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HANCOCK COUNTY — Hancock County is marking its 185th birthday this week, and in honor of the occasion, county historians and the Daily Reporter came up with a list of little-known and interesting facts about our home county. See how many of these you know.

Hancock County was named after the first signer of the Declaration of Independence, John Hancock. The county was established March 1, 1828; Greenfield was chosen as the county seat one month later, on April 11, 1828. Nine other counties in the United States are named after Hancock.

Around 1834, the Indiana section of the National Road was completed. The road, known today as U.S. 40, was the nation’s first federally funded interstate highway, and tolls were charged to travelers when it was first constructed. The road ushered in a period of rapid growth locally, as thousands of settlers traveled west.  A sign was installed in November in Greenfield to commemorate the significance of the road to local history.

Hancock County had several courthouses before the current building was constructed. The first meetings of Hancock Circuit Court and the county commissioners were held in the homes of Samuel B. Jackson and Jeremiah Meek before a two-story log courthouse was constructed around 1829. A second and third courthouse were used in the 1800s; the third was the site of several balls, which caused a stir in the community until the board of commissioners ordered that parties could no longer be held there. The construction of the courthouse we know today began with a grand ceremony in 1896. The Romanesque Revival/Tudor Gothic Revival structure was completed in 1897.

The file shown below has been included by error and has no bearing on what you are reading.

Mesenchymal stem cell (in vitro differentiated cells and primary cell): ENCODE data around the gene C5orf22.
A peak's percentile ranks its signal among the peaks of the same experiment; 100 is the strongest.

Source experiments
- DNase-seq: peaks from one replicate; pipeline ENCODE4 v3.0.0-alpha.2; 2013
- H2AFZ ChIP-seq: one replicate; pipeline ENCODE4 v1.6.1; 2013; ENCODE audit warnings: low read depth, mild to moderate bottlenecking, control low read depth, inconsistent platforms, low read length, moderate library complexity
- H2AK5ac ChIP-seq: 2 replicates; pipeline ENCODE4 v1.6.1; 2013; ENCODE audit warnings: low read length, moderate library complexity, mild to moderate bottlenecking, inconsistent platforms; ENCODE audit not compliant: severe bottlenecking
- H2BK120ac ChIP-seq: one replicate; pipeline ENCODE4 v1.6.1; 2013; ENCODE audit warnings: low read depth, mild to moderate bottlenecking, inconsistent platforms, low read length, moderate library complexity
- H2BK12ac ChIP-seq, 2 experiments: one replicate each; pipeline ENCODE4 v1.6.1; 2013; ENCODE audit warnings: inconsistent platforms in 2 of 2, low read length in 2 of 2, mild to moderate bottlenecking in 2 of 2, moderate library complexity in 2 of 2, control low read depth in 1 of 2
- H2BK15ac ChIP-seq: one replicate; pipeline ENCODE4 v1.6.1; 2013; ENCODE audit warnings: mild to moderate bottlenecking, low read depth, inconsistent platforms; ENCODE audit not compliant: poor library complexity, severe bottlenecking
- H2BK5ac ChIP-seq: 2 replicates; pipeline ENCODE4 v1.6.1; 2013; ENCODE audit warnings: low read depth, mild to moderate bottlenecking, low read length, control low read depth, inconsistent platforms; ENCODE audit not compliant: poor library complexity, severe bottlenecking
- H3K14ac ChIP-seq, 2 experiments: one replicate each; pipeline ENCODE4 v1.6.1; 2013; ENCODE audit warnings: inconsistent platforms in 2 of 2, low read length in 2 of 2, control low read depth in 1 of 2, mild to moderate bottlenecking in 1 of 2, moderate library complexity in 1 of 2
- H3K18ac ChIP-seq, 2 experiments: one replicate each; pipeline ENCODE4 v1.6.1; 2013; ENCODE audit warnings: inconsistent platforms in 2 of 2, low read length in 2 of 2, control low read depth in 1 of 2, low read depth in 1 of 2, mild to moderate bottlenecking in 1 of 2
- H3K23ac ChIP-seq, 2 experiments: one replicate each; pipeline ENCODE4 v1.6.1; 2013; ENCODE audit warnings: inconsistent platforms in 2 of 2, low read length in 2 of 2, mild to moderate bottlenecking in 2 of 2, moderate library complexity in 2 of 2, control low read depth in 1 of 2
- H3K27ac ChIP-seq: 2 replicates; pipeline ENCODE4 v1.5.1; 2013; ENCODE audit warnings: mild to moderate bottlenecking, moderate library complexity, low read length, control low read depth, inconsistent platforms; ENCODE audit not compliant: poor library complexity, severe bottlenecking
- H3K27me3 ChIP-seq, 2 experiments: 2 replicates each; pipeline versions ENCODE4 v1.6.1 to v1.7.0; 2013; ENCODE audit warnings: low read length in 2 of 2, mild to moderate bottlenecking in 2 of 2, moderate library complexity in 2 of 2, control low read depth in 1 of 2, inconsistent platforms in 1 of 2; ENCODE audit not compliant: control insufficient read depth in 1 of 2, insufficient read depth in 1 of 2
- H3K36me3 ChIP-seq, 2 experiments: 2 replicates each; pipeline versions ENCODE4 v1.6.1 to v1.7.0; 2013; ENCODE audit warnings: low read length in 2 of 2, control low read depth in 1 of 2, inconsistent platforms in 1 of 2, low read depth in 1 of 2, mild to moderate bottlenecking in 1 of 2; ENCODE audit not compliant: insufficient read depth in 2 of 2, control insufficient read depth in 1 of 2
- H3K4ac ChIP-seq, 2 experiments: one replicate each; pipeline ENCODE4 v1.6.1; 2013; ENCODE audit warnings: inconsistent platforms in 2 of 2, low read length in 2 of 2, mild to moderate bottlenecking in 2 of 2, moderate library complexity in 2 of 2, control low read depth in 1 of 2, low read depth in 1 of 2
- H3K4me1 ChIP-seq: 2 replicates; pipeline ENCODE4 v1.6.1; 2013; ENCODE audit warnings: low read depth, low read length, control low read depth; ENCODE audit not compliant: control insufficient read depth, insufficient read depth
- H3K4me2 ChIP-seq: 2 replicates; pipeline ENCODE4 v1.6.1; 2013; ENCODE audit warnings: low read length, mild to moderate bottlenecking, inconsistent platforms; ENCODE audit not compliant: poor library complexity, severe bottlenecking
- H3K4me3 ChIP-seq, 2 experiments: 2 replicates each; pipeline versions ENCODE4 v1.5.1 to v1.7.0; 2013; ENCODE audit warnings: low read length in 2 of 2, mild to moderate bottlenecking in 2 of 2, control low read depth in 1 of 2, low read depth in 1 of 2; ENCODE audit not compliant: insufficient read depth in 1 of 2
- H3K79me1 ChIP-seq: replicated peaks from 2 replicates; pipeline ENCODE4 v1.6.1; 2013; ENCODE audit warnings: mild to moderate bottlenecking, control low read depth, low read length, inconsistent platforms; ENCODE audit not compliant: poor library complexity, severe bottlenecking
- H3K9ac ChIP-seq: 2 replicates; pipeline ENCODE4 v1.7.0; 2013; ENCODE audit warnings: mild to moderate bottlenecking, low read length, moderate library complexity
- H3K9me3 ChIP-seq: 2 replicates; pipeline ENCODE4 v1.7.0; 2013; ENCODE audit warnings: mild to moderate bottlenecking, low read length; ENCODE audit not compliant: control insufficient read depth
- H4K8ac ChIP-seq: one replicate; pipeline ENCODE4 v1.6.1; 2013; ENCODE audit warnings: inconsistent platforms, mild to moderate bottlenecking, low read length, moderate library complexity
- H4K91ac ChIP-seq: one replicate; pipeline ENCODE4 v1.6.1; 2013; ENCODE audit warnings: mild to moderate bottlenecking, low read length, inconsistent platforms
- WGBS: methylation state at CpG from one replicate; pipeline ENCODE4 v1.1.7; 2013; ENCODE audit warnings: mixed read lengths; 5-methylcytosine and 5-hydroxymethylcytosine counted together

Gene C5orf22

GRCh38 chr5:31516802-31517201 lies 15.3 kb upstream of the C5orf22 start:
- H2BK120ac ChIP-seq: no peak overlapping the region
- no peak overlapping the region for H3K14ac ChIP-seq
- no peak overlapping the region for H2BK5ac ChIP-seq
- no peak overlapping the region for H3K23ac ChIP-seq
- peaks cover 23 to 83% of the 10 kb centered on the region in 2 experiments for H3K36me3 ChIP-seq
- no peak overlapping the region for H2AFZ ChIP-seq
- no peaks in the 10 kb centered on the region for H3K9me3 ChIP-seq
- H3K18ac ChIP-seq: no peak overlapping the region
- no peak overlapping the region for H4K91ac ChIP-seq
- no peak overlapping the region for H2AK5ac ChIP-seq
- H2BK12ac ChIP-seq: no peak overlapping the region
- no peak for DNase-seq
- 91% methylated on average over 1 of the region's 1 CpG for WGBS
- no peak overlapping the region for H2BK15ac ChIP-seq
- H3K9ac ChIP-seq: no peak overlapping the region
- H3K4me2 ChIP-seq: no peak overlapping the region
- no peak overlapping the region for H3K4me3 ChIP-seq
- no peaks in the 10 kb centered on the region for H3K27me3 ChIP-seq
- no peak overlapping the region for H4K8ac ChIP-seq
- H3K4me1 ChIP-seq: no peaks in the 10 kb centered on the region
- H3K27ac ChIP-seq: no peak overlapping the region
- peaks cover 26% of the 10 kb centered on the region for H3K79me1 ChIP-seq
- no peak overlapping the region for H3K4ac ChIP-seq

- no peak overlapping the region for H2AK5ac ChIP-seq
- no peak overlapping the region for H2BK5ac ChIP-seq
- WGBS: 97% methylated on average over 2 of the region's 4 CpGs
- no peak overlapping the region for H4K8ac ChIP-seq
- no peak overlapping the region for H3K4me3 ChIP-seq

In 1901, New Palestine started a telephone service with 42 members. The monthly fee? 10 cents.

In 1839, the first great fire in Greenfield occurred on the north side of Main Street between Mount and State Streets. It destroyed business blocks along with a large hotel and stable that stood on the northwest corner of State and Main streets, the current location of the Creative Arts and Events Center.

Hancock County Commissioners adopted a green and yellow banner as the county’s official flag in 2004. The flag was the brainchild of a group of students from Leadership Hancock County. The colors represent the county’s agricultural ties, while the white diagonal stripe through the center represents the National Road. The center white disc stands for prosperity and progress, while the nine gold stars represent each township.The flag also bears a logo of the historic courthouse, and the year 1828, when the county was established.

Greenfield’s third jail was completed in 1853. The two-story log building was constructed with nails driven closely together to prevent prisoners from sawing through the timbers. The structure was moved twice and for years has been a museum in Riley Park.

New Palestine, originally known simply as Palestine, was established in 1838. In 1871 the town was incorporated as New Palestine. The temperance movement was strong in the New Palestine area, and the saloon and pool room were blown up in 1881 and 1882. New Palestine’s town hall was destroyed in an accidental gas explosion in 1906.